Good morning and welcome to August. Last time I sat down to write in this space I was determined to write a screenplay and was moving along at a very good pace towards that goal, but as some writers say, “Once the excitement of a project grips you, it’s difficult to shake it loose.” and I found myself in the final weeks of the July focusing more and more on my fantasy novel. This is the one that I hand wrote and then spent nearly a year to get it transcribed into my Mac. Well, I read over that first draft and while there are parts I’m not happy about, there are parts that I can see has potential. The excitement pulled me back into that project as I started to come up with a plan to build the second draft, from scratch.
The first step involved building new cue cards for each chapter within Scrivener. This is where I was able to apply changes to the beginning of the story as I’ve been looking to do for some time. For the last several months I’ve been thinking about the beginning of the novel; trying to come up with a better beginning. I realized that I wasn’t looking for a better beginning, because the current one worked, but rather I needed a slower beginning. Don’t rush the opening, I thought. That’s the point when my excitement for the project skyrocketed. I was ready to start the rewrite. Like transcribing the novel, I worked backwards as I wrote a cue card for each of the chapters. I didn’t want to follow the story linear, but rather I wanted to think about what items does this chapter truly need. As my pile of cue cards grew and I moved closer to the beginning of the novel I decided to set the first draft aside and look at my cue cards and write down things that I need to introduce in order to get the rest of the story to work. Using this notes I started to build a slower, more complete opening to the novel. There are now six ‘new’ chapters, four of which are at the beginning and the other two are scattered elsewhere in the book.
In the image above I used Scrivener’s Metadata setting to assign a colour to each possible point of view character and then assigned a POV to each chapter. Down the left side of the screen is my list of chapters. In this random sampling you can see groupings of colours, Pink and Red are two characters travelling together, Yellow is one of the opposing characters and she is sprinkled throughout the book. As I develop my book, Scrivener allows me to move each chapter around using the drag and drop method rather than cutting and pasting as I would with something like Word or Pages. If you’ve never used Scrivener these files are both the cue cards (seen above) as well as the document, which I’ll show you in a future article.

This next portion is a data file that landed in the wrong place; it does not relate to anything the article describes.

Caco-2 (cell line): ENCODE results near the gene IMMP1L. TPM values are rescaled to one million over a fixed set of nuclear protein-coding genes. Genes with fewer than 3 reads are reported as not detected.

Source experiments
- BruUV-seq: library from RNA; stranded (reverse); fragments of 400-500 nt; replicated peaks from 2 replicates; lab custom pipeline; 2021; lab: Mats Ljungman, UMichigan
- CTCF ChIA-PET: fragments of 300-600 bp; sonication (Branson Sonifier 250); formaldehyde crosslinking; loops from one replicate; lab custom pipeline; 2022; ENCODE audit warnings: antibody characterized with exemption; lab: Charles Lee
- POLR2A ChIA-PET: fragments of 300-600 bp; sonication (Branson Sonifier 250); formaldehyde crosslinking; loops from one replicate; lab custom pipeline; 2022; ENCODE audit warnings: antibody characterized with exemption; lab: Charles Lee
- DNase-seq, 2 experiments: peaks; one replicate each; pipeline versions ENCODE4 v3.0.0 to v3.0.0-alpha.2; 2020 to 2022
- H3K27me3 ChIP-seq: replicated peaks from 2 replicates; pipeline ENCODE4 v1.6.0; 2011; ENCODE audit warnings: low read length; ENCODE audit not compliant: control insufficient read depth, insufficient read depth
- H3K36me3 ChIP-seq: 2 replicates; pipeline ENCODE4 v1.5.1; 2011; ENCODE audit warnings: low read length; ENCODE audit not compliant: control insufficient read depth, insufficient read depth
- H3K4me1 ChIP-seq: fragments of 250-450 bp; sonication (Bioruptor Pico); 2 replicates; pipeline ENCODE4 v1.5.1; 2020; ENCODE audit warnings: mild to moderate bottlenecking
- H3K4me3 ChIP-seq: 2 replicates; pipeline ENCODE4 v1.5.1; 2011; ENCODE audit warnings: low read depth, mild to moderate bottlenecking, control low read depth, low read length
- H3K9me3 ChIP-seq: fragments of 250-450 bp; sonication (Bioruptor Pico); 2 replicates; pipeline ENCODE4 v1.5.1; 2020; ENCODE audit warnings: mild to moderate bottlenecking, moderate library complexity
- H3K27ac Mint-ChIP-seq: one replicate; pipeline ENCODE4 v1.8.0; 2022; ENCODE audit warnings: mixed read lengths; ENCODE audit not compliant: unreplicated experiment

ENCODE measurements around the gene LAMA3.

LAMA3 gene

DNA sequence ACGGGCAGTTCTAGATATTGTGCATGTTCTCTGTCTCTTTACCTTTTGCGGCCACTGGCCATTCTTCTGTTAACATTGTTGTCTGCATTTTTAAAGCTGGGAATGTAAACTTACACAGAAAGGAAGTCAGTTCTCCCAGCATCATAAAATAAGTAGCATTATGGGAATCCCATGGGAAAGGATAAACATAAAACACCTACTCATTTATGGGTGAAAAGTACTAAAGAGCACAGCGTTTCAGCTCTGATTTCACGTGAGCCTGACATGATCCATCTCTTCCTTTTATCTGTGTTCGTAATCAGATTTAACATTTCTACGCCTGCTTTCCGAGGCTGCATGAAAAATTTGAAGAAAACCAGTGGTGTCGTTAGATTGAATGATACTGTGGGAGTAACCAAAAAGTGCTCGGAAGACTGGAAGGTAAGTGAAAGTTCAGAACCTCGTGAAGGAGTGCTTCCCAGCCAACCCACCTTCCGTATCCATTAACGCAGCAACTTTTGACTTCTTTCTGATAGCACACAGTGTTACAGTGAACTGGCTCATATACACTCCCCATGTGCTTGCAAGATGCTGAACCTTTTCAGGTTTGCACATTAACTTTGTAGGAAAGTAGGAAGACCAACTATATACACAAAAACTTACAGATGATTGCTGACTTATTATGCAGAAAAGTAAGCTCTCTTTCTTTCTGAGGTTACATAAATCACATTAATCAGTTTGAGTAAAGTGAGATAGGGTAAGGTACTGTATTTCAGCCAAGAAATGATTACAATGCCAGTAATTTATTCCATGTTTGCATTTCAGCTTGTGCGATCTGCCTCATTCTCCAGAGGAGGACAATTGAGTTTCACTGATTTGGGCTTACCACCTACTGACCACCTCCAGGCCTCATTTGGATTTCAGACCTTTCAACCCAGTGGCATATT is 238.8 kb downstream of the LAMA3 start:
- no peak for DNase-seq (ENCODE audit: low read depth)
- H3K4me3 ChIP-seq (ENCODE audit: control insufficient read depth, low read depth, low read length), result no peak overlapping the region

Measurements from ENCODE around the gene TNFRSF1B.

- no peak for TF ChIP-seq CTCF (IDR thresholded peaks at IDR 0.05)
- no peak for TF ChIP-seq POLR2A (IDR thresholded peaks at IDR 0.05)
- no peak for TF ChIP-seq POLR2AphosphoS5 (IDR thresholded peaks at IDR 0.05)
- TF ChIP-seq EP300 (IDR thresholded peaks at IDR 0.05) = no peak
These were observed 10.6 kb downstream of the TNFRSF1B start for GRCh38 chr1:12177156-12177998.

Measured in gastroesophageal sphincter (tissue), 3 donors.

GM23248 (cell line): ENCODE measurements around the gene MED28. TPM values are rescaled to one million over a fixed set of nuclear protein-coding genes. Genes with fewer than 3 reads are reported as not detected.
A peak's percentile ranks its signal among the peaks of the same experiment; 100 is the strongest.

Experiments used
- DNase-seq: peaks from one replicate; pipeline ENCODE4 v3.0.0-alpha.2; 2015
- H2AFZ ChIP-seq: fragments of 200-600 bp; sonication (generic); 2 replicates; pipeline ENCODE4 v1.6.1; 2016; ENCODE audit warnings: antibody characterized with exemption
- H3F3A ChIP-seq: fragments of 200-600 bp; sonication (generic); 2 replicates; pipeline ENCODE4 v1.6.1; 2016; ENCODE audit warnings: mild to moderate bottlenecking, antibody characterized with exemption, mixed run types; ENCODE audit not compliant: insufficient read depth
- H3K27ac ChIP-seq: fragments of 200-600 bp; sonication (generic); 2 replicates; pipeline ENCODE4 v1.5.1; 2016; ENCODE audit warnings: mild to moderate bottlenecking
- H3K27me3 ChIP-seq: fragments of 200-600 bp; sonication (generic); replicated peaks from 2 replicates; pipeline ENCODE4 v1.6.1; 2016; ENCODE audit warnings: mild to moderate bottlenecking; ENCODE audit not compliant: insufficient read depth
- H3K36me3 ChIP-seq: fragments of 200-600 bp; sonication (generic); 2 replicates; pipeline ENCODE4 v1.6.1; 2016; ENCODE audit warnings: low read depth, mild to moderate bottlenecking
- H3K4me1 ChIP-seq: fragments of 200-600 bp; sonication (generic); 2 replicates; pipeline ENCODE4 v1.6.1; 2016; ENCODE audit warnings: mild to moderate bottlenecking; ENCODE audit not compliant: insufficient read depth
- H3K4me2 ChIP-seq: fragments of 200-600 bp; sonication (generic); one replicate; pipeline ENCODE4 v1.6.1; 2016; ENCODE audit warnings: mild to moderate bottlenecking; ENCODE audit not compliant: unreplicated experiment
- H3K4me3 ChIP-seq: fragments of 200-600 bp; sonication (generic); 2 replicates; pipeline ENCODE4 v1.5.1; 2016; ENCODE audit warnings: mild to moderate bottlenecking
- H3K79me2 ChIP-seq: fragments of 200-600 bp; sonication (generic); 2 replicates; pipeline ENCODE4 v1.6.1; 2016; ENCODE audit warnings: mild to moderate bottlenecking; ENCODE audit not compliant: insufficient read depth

Scrivener allows you to look at the chapters in a number of different ways. You can customize the Metadata to suit your needs. I made one of the fields POV and the other Story Arcs. Each chapter is assigned both a POV and a Story Arc. This allows me to move the chapters into unique Collections (as shown in the tabs in the upper left of the image). I have a tab for each of the Story Arcs. Since I have not finalized the POV, there are no POV collections. These collections are not copied of the main files, they are duplicates, they are the main files. I can edit a chapter in a collection and those edits will appear if I open the chapter from the main binder. This allows various ways to look at your novel without having to save your novel in different files and wondering which files have the latest edits.
I hope to finish the screenplay before the end of the year as it was on of my resolutions, however, my novel has captured my excitement right now and I’m going to let that excitement carry me forward. As one final note, I start reading book #12 on Tuesday, which completes my original resolution, but not my challenge (15 in 2015).
The next phase is back on paper as I have created Chapter Summary Sheets – but we can discuss that next time.